Why We Stopped Spraying Attics With Foam Insulation

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It’s time I cleared up the confusion surrounding our decision to “get out of spray foam”. We are constantly being asked why we “don’t do foam”.

For many, many years we provided homeowners with a spray foam insulation retrofit service.

This is where we removed the old attic insulation, and sprayed the roofline and any gable walls with open-cell spray foam insulation.

My guess is, we’ve done many hundreds and hundreds (thousands?) of these projects, going all the way back to 2006 when we first got involved with foam insulation.

At first, we contracted with owner/operators who had their own rig. There were only a handful of guys in the Atlanta market with spray rigs, and the market was small.

Ultimately, we purchased our own rig, and trained a crew. We ran our rig for about 4 years, before deciding that owning and managing a spray foam rig wasn’t in the cards for us.

It was around 2020 when we completely got out of spray foam for attics. And here’s why:

My TOP Reason for getting out of spraying attics with foam insulation

We cannot control who will be annoyed by a lingering odor.

Regardless of how good we are, how excellent the foam is, how nice we talk… from time-to-time there is a person who is not happy with the odor in the home.

When you spray an attic with foam insulation, the attic is completely sealed-up. No ventilation whatsoever. So as the foam chemical cures, any odors have nowhere to go. This is why we began installing exhaust fans in every sealed attic, with no exceptions. We called our fans, Odor Mitigation Systems.

Regardless of the age of the person, lingering spray foam odors are a very real issue for that family. I remember being called back to a job because of a small child suffering from headaches – that were being blamed on the foam we sprayed in the attic.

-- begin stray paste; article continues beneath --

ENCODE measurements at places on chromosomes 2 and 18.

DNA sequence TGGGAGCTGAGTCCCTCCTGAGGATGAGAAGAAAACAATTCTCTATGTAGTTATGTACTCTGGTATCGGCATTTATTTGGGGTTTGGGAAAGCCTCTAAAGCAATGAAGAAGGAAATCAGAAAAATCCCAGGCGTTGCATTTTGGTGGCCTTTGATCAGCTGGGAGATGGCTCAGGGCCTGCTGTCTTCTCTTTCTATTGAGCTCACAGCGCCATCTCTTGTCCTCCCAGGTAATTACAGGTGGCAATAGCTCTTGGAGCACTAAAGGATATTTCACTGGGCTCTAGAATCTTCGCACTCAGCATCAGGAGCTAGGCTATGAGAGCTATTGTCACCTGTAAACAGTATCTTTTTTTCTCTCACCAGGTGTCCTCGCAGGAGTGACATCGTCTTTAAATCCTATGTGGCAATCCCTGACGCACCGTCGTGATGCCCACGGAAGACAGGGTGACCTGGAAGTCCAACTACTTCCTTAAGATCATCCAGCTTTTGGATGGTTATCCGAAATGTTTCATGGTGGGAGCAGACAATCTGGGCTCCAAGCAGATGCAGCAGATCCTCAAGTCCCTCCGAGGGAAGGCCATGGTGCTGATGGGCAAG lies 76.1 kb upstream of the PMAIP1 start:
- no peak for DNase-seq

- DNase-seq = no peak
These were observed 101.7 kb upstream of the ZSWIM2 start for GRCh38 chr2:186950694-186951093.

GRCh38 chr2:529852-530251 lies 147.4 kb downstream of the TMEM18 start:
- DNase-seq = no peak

We’ve been called back because the wife was pregnant, and now smells a foam odor, and refuses to stay in the house. (This one ultimately resulted in a lawsuit).

May I comment about Contractor’s Liability Insurance?

When we were sued, our company spent thousands of dollars trying to satisfy our client. We installed exhaust fans in the attic, and vented to the atmosphere. We sent foam core samples to a lab in Texas for testing. The samples (19 samples) were all proven to be good foam, properly cured, with no off-gassing.

We had a company install data-loggers and perform air-sampling – and the results were negative regarding anything we had done wrong. Chemicals in the air (inside the home) were inconclusive regarding if they were linked to our foam, or the kitchen cabinets, carpet, furniture, etc.

Yet, my client (the homeowner) refused to drop the lawsuit. When I turned this over to our liability insurance company, they did nothing! They said, “Bob, Bird Family Insulation hasn’t done anything wrong. We’re sending them a letter that basically says, ‘We’ll see you in court!’

So, if you are a homeowner, and you think you’re protected just because your contractor has insurance – think again. In my experience, your better play is to work with your contractor.

Even after this nightmarish experience, we continued spraying attics with foam.

We had sprayed an attic in a beautiful, custom home just before the Thanksgiving / Christmas season. And in May I get an email, that they now (suddenly) smell the foam odor in the baby’s room.

We immediately returned to the house, and installed a 2nd odor mitigation fan in that attic. We had installed the first unit when we sprayed the attic.

To our relief, the 2nd fan handled the odor issue. And I kept my fingers crossed until we’d passed our 1 year warranty period!

As the months went by I found myself literally trying to talk homeowners out of spray foam for their attics. I’d ask hard questions about respiratory issues, and if they planned to get pregnant within 12 months of our work. Talking like this scared some, and angered others – and threw me off my game.

“Bob, we’ve got two other quotes, and none of those companies have mentioned this. And my brother got foam in his attic, and he didn’t complain about odors…”